President Trump on Monday announced additional U.S. sanctions against Iran targeting the country's supreme leader and other high-ranking officials.
Trump signed an executive order in the Oval Office that he said will deny the supreme leader and others access to financial instruments. Trump had previously signaled he would levy additional sanctions on Iran amid simmering tensions between Washington and Tehran.
"The supreme leader of Iran is one who ultimately is responsible for the hostile conduct of the regime," Trump said. "He’s respected within his country. His office oversees the regime's most brutal instruments."
He called the new sanctions a "strong and proportionate response to Iran’s increasingly provocative actions." Trump noted the recent downing of an unmanned U.S. surveillance drone near Iran, and attacks on oil tankers in the Strait of Hormuz.
Treasury Secretary Steven Mnuchin, briefing reporters a short time later, clarified that some of the sanctions announced Monday were already in the works, while others were "the result of recent activities." He declined to specify which sanctions fell into which category.
The sanctions will apply to Supreme Leader Ayatollah Ali Khamenei and his office, military officer Alireza Tangsiri for his threat to close the Strait of Hormuz, two individuals tied to the downing of the U.S. drone and five Iranian naval district leaders.
Mnuchin said the administration will also designate Iranian Foreign Minister Mohammad Javad Zarif later in the week.
Iran last week shot down the U.S. drone, which Tehran said violated its airspace. U.S. officials have maintained the aircraft was in international airspace, calling the action "unprovoked."
Iran said Tuesday new US sanctions against its leaders marked the end of diplomacy with Washington, after President Donald Trump threatened the country with "obliteration".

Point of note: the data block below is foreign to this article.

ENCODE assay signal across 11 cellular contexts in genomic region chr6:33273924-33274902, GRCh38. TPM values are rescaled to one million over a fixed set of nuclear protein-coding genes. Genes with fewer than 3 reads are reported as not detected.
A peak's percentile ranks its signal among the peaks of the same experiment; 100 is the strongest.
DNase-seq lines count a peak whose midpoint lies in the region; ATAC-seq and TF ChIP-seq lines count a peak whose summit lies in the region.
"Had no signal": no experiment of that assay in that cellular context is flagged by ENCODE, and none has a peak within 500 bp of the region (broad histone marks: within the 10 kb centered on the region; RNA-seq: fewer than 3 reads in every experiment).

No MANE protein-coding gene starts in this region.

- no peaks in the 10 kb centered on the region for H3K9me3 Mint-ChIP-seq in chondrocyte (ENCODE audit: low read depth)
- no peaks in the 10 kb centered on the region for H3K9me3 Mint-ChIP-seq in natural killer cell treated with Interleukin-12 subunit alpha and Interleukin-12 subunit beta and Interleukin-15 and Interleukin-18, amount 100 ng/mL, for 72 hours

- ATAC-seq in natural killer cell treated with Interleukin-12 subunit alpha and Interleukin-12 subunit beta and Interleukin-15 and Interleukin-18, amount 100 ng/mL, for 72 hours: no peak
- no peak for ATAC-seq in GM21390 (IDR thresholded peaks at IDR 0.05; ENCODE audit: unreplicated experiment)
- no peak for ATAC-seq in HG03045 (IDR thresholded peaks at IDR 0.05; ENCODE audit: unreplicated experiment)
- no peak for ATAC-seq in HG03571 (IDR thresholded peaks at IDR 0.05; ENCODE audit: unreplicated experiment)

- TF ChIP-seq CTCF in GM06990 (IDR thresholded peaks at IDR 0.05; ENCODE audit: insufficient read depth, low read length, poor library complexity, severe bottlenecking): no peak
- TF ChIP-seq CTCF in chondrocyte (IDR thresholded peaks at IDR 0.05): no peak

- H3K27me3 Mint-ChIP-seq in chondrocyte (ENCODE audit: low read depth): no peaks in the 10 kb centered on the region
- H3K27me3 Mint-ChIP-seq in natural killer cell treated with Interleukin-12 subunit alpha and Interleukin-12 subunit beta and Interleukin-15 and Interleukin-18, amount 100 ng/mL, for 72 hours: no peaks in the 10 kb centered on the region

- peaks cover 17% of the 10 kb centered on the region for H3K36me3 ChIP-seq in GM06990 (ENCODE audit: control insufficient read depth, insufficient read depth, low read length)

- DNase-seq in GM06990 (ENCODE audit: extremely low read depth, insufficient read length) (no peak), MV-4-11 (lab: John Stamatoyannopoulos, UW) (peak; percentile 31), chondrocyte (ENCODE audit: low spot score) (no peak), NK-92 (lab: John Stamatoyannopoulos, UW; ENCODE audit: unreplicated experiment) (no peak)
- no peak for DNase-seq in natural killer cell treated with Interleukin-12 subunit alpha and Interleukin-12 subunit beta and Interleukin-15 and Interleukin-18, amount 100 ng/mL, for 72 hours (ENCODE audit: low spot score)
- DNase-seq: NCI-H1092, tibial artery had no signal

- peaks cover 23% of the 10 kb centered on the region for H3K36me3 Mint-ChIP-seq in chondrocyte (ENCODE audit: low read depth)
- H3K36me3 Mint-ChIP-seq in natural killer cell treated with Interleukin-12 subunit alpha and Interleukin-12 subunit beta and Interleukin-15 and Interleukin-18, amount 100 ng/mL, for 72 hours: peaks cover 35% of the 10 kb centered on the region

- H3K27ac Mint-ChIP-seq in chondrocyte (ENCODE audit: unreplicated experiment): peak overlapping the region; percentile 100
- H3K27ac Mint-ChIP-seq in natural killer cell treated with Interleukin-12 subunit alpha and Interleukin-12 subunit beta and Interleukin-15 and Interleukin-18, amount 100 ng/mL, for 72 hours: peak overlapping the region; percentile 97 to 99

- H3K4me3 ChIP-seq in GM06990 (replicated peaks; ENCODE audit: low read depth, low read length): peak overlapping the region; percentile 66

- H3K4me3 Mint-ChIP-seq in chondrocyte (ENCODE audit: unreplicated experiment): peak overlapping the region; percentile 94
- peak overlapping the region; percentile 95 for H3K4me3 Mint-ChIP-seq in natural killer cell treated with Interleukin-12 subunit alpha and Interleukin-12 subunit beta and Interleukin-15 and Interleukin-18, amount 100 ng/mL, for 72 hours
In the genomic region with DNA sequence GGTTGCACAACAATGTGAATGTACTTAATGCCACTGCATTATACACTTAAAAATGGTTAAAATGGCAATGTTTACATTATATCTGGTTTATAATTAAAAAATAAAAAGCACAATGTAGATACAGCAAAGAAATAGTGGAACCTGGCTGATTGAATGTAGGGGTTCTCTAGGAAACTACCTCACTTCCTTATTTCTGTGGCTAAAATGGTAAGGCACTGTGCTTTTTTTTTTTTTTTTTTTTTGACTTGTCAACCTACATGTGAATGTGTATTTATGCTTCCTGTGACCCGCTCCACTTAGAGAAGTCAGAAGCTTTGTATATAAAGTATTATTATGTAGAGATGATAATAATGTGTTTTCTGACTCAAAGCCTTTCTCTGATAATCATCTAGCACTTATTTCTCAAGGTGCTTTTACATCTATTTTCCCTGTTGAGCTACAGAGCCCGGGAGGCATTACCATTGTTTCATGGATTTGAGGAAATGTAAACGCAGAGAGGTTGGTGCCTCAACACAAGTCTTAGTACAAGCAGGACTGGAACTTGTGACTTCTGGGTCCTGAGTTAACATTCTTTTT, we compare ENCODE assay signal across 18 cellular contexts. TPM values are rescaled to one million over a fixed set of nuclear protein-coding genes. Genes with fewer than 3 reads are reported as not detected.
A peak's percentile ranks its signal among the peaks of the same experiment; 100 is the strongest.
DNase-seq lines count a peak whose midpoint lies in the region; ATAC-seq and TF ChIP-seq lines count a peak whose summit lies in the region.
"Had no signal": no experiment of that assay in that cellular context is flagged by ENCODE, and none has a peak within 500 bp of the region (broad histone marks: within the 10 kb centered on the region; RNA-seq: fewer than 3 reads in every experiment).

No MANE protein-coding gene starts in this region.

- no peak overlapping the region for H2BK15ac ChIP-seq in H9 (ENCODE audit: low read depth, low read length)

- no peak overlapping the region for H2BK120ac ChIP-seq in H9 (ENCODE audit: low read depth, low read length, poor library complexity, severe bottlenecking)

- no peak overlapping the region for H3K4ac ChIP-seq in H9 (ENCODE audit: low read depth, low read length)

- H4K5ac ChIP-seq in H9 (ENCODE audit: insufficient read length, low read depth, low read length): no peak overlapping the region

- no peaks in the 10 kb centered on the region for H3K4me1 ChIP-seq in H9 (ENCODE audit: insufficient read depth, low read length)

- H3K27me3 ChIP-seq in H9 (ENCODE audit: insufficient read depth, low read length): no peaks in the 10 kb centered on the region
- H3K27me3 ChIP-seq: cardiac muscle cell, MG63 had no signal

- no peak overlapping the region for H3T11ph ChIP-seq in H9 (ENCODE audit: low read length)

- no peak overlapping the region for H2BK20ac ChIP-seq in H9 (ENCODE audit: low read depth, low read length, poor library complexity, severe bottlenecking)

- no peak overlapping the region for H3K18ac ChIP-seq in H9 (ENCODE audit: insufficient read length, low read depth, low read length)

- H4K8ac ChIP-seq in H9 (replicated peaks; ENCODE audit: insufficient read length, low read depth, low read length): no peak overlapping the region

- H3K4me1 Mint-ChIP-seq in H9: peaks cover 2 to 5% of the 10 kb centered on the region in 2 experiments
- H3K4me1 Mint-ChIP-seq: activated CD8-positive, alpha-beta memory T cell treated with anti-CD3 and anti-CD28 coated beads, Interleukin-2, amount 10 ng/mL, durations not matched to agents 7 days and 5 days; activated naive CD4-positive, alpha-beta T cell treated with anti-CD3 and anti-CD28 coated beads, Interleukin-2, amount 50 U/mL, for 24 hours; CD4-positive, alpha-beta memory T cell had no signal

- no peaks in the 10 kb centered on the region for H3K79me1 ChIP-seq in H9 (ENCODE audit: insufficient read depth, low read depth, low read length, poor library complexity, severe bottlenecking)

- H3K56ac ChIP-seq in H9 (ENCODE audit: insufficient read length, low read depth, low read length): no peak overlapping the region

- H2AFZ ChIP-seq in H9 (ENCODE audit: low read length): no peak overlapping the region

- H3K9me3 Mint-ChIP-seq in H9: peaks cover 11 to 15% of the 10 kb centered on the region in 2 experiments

Iran's Foreign Ministry spokesman Abbas Mousavi said Tuesday that "imposing fruitless sanctions against Iran's supreme leader and the commander of Iran's diplomacy is the permanent closure of the path to diplomacy with Trump's desperate government."
"Trump's government is destroying all established international mechanisms for keeping global peace and security," he said in a tweet.
Trump said Friday that he called off a retaliatory strike after learning it would result in 150 Iranian deaths. The president has alternated in recent days between warning of the potential for U.S. military action and emphasizing his preference to negotiate with Iranian leaders.
"We do not seek conflict with Iran or any other country,” Trump said on Monday. "I look forward to discussing whatever I have to discuss with anybody that wants to speak. In the meantime, who knows what's going to happen. I can only tell you we cannot ever let Iran have a nuclear weapon."
Trump added that the sanctions were "going to happen anyway" when asked whether they were a response to the downing of the drone.
"I think a lot of restraint has been shown by us, a lot of restraint, and that doesn’t mean we’re going to show it in the future,” the president said. "But I felt I wanted to give this a chance, give it a good chance. Because I think Iran has potentially a phenomenal future."
Monday's sanctions targeting Iran's leaders marked a shift in strategy for the Trump administration.
The Trump administration has imposed numerous sanctions against Iran since the president withdrew from the Obama-era Iran nuclear deal last year. Previous penalties have hit the Iranian oil and metals sectors, as well as the Iranian Revolutionary Guard Corps in an effort to hamper the country's economy.
"Our issue is not with the people of Iran," Mnuchin said. "We are not looking at creating issues for the people of Iran. Having said that, we have sanctions against bad behavior, and there's no question that locking this money up worked last time, and there's no question locking the money up works now.”